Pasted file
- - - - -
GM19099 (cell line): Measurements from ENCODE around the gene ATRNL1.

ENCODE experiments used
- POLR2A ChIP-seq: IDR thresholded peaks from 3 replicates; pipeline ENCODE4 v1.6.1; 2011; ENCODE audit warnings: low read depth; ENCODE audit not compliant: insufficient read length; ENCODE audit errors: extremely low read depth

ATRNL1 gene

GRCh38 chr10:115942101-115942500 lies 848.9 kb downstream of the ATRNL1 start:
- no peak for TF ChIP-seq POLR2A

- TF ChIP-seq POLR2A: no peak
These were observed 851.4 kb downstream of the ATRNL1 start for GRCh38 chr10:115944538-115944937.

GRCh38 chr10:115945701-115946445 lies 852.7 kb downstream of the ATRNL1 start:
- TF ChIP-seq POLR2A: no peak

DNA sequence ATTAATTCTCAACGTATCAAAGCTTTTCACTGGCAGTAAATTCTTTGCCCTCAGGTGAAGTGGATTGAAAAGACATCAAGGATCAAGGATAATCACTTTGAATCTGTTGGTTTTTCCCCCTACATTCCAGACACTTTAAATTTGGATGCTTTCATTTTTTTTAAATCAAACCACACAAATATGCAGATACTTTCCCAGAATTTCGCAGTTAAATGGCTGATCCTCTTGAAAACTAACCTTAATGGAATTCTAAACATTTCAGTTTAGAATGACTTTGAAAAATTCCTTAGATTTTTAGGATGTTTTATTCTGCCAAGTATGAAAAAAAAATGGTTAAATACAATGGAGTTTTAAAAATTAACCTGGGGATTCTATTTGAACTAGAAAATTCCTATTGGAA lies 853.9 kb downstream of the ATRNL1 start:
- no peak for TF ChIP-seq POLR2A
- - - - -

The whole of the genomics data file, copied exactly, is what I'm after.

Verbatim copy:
GM19099 (cell line): Measurements from ENCODE around the gene ATRNL1.

ENCODE experiments used
- POLR2A ChIP-seq: IDR thresholded peaks from 3 replicates; pipeline ENCODE4 v1.6.1; 2011; ENCODE audit warnings: low read depth; ENCODE audit not compliant: insufficient read length; ENCODE audit errors: extremely low read depth

ATRNL1 gene

GRCh38 chr10:115942101-115942500 lies 848.9 kb downstream of the ATRNL1 start:
- no peak for TF ChIP-seq POLR2A

- TF ChIP-seq POLR2A: no peak
These were observed 851.4 kb downstream of the ATRNL1 start for GRCh38 chr10:115944538-115944937.

GRCh38 chr10:115945701-115946445 lies 852.7 kb downstream of the ATRNL1 start:
- TF ChIP-seq POLR2A: no peak

DNA sequence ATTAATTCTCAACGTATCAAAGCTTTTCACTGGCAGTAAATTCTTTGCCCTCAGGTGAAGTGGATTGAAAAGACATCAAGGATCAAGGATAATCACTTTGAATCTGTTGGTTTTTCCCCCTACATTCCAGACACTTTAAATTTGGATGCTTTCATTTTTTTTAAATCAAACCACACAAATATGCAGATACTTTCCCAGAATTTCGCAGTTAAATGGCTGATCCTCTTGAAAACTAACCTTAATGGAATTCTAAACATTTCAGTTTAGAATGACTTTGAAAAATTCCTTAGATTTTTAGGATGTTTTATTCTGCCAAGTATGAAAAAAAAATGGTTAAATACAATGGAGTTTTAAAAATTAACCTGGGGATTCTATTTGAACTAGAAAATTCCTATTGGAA lies 853.9 kb downstream of the ATRNL1 start:
- no peak for TF ChIP-seq POLR2A